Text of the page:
public libraries. See my written evidence to the The Culture, Media and Sport Committee;

We also have a Secretary of State who not only refuses to intervene when councils slash library services but publicly states that the service is in rude health!

What are the core principles of a public library service into the future?

Public libraries need to adapt to technological, demographic and socio-economic changes within the communities they serve and in wider society but at their core there should always be a set of basic guiding principles.
In 2013 Voices for the Library, in consultation with thousands of library supporters drew up the following manifesto which outlines what I believe a public library should be and provide:

A wide-ranging, quality book stock available to borrow without charge.

Up-to-date ICT that is available to access free of charge and without restrictions, supplemented by support from trained staff.

Access to ebooks remotely and without charge.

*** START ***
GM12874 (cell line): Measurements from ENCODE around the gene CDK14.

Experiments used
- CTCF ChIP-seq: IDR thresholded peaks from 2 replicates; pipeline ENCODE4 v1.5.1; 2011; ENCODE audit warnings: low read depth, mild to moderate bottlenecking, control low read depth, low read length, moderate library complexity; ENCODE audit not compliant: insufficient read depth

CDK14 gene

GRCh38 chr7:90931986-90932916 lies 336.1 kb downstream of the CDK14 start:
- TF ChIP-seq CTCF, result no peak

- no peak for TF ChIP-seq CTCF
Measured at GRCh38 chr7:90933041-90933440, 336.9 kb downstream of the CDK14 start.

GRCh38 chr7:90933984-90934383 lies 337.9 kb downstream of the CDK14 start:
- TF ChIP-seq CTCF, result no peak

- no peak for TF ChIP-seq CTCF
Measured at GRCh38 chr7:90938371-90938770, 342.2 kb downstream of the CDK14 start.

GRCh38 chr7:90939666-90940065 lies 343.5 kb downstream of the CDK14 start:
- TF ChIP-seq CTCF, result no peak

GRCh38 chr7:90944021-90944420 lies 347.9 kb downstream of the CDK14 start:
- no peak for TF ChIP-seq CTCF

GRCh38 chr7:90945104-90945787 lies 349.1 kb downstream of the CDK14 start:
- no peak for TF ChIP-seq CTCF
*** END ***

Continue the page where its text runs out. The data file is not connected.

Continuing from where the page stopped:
A wide-range of quality online services at no charge.

A space free from commercial influence.

Dedicated services for teens.

A service managed by professionals that allows for greater freedom for staff to enhance the service.

Volunteer opportunities but only as a support to paid staff, not as a substitute.

Library buildings that provide a modern, welcoming space.

A service owned by the public, not private companies or a sub-section of the community.

I would also add to this my belief that libraries should provide access to and foster the following; a joy of reading, literacy (including digital), lifelong learning, freely accessible information & knowledge, social equity, democratic involvement and community empowerment/resilience.